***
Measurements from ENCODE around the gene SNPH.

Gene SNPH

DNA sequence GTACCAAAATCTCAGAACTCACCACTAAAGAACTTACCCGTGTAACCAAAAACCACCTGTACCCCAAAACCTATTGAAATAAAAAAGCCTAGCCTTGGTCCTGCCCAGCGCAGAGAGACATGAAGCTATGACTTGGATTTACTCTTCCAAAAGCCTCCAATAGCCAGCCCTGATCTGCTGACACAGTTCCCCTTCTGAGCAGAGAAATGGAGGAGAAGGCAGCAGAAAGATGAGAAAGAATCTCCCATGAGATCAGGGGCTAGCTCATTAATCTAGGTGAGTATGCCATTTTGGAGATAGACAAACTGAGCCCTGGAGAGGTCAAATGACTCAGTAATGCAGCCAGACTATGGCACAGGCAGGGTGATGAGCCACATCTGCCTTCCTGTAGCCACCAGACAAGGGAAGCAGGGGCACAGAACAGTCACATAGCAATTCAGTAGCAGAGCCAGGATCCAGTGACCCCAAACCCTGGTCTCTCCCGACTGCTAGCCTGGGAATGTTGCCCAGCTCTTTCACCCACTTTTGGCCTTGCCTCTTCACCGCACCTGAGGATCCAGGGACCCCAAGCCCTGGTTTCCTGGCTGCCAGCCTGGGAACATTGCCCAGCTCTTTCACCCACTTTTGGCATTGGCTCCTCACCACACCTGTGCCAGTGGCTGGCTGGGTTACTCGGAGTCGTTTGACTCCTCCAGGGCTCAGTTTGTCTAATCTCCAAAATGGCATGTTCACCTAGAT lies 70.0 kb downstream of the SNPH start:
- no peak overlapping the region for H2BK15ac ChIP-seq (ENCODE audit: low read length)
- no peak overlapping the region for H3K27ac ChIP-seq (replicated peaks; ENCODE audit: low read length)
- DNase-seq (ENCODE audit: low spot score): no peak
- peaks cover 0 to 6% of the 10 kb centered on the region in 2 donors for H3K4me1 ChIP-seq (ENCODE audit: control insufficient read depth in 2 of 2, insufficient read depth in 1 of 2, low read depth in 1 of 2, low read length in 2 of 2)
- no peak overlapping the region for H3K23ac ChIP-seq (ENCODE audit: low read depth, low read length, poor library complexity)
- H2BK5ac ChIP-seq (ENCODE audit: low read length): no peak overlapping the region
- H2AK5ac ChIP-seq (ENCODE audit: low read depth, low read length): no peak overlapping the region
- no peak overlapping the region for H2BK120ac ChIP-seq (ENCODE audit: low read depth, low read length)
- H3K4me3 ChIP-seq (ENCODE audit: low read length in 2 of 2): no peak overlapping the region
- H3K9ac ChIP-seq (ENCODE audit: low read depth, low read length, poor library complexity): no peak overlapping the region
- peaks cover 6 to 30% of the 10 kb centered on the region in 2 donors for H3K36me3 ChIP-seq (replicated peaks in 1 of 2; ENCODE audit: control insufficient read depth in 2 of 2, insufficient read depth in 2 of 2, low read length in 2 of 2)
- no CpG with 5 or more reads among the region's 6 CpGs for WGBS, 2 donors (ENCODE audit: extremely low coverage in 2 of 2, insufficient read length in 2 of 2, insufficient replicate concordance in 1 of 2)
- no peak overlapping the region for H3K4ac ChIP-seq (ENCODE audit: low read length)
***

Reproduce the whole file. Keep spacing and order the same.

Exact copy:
Measurements from ENCODE around the gene SNPH.

Gene SNPH

DNA sequence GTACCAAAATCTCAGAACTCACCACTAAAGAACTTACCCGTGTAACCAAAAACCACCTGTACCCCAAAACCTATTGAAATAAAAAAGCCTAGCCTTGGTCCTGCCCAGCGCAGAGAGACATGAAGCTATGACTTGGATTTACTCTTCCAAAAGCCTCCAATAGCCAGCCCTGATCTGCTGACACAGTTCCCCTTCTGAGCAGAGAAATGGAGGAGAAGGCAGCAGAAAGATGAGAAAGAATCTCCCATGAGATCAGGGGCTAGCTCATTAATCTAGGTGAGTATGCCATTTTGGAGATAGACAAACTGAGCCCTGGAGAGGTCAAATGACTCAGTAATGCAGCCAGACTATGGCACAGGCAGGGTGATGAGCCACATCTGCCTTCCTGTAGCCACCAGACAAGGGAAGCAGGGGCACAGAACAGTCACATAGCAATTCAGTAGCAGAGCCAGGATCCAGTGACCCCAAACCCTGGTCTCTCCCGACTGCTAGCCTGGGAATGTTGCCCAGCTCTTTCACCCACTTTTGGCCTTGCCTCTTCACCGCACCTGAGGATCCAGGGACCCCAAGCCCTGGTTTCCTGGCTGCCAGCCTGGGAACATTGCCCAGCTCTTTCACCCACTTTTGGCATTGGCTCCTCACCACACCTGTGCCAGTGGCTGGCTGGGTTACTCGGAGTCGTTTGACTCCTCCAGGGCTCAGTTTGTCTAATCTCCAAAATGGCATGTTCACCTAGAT lies 70.0 kb downstream of the SNPH start:
- no peak overlapping the region for H2BK15ac ChIP-seq (ENCODE audit: low read length)
- no peak overlapping the region for H3K27ac ChIP-seq (replicated peaks; ENCODE audit: low read length)
- DNase-seq (ENCODE audit: low spot score): no peak
- peaks cover 0 to 6% of the 10 kb centered on the region in 2 donors for H3K4me1 ChIP-seq (ENCODE audit: control insufficient read depth in 2 of 2, insufficient read depth in 1 of 2, low read depth in 1 of 2, low read length in 2 of 2)
- no peak overlapping the region for H3K23ac ChIP-seq (ENCODE audit: low read depth, low read length, poor library complexity)
- H2BK5ac ChIP-seq (ENCODE audit: low read length): no peak overlapping the region
- H2AK5ac ChIP-seq (ENCODE audit: low read depth, low read length): no peak overlapping the region
- no peak overlapping the region for H2BK120ac ChIP-seq (ENCODE audit: low read depth, low read length)
- H3K4me3 ChIP-seq (ENCODE audit: low read length in 2 of 2): no peak overlapping the region
- H3K9ac ChIP-seq (ENCODE audit: low read depth, low read length, poor library complexity): no peak overlapping the region
- peaks cover 6 to 30% of the 10 kb centered on the region in 2 donors for H3K36me3 ChIP-seq (replicated peaks in 1 of 2; ENCODE audit: control insufficient read depth in 2 of 2, insufficient read depth in 2 of 2, low read length in 2 of 2)
- no CpG with 5 or more reads among the region's 6 CpGs for WGBS, 2 donors (ENCODE audit: extremely low coverage in 2 of 2, insufficient read length in 2 of 2, insufficient replicate concordance in 1 of 2)
- no peak overlapping the region for H3K4ac ChIP-seq (ENCODE audit: low read length)